Today we have spoken about how to do good, by changing the way we look at things. We have also spoken about pleasing God, by looking at things the way God looks at them. We have also talked about living in the Spirit, by allowing the Spirit to control our lives in a conscious effort.

In your hands I have placed some tools to help you begin this process of Spirit led living if you have not already begun to do so.

We will sing chorus number 72 to the tune of Danny Boy. As we sing this chorus two times through, I would ask that you make your way to this place of prayer if you need the Spirit to take complete control of your life.

Works Cited

Barker, Glenn W. “1 John.” Kenneth L. Barker & John R. Kohlenberger III. eds. Zondervan NIV Bible Commentary. 2 vols. Grand Rapids: Zondervan, 1999.

Bence, Clarence L. Romans A Bible Commentary in the Wesleyan Tradition. Indianapolis: Wesleyan, 1996.

Boice, James Montgomery. “Galatians.” Kenneth L. Barker & John R. Kohlenberger III. eds. Zondervan NIV Bible Commentary. 2 vols. Grand Rapids: Zondervan, 1999.

Campbell, Donald K. “Galatians.” John F. Walvoord & Roy B. Zuck. eds. The Bible Knowledge Commentary. 2 vols. Downers Grove: Victor, 1997.

Harrison, Everett F. “Galatians.” Charles F. Pfeiffer & Everett F. Harrison. eds. The Wycliffe Bible Commentary. Chicago: Moody, 1990.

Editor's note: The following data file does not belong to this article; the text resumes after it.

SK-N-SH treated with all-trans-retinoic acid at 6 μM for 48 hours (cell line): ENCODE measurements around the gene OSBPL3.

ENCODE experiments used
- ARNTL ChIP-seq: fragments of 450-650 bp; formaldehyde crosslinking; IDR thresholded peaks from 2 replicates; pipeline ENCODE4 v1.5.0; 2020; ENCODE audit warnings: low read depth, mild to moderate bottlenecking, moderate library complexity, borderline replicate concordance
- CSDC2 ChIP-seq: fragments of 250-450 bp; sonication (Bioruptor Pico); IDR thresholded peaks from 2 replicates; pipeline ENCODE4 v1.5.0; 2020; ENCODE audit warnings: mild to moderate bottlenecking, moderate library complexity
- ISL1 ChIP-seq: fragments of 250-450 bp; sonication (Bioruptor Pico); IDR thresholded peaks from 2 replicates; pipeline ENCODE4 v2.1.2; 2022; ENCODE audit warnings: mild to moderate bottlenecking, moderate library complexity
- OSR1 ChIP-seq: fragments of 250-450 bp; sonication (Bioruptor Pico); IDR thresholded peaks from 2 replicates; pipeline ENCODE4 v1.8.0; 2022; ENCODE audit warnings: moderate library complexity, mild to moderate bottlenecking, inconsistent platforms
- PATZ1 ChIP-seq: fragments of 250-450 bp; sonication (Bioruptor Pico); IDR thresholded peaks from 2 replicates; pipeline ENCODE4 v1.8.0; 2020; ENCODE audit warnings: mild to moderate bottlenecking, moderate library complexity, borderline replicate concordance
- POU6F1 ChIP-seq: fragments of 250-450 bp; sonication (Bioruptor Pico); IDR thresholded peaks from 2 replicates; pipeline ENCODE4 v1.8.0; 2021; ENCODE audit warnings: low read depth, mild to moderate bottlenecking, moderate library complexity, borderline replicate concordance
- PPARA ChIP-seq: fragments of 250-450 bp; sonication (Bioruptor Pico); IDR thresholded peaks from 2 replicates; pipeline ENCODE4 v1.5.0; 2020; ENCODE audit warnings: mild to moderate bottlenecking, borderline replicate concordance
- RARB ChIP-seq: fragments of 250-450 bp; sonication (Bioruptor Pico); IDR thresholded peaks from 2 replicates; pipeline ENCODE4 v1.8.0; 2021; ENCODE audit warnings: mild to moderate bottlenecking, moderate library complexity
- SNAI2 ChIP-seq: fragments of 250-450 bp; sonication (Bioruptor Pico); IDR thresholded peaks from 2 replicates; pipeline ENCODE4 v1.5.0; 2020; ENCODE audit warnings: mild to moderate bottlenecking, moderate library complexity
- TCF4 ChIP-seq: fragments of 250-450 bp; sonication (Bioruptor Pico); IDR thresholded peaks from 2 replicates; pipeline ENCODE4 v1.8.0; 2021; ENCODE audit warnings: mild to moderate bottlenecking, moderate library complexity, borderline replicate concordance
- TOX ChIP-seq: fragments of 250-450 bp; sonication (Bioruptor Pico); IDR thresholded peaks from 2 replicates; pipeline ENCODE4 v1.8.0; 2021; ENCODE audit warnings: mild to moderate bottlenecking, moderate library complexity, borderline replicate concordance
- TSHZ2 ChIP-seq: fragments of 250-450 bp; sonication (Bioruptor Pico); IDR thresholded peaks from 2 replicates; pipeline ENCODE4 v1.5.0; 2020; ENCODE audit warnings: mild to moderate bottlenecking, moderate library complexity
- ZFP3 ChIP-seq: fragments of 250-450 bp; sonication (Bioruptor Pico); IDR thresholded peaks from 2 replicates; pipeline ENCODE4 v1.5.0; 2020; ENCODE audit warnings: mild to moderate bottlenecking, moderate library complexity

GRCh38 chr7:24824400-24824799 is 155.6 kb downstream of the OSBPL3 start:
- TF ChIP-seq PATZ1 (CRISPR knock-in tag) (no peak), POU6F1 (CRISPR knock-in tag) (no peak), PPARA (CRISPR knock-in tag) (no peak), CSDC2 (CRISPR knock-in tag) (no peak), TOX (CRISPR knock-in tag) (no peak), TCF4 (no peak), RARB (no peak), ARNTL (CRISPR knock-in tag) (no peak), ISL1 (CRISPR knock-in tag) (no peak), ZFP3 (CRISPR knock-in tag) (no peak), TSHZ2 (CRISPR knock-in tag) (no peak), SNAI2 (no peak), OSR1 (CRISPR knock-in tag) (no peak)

Hoehner, Harold W. “Flesh.” Trent C. Butler. ed. Holman Bible Dictionary. Nashville: Holman, 1997.

Kaiser, Jr; Walter C., Peter H. Davids, F. F. Bruce, & Manfred T. Brauch. eds. Hard Sayings of the Bible. Downers Grove: InterVarsity Press, 1996.

Keener, Craig S. The IVP Bible Background Commentary New Testament. Downers Grove: InterVarsity Press, 1999.

Ladd, George Eldon. A Theology of the New Testament. Grand Rapids: Eerdmans, 1974.

Murphy, Ed. The Handbook For Spiritual Warfare. Nashville: Thomas Nelson, 1996.

Purkiser, W. T. ed. Exploring Our Christian Faith. Kansas City: Beacon Hill, 1978.

Radmacher, Earl, Ronald B. Allen, H. Wayne House. eds. Nelson’s New Illustrated Bible Commentary. Nashville: Thomas Nelson, 1999.

Richards, Lawrence O. Encyclopedia Of Bible Words. Grand Rapids: Zondervan, 1999.

Thompson, Frank Charles. “The Flesh - Man’s Carnal Nature; 1290” Thompson Chain Reference Bible. Indianapolis: B. B. Kirkbride, 1995.

Zuck, Roy B. The Speaker’s Quote Book. Grand Rapids: Kregel, 1997.

Zodhiates, Spiros. The Complete Word Study Dictionary New Testament. Chattanooga: AMG, 1999.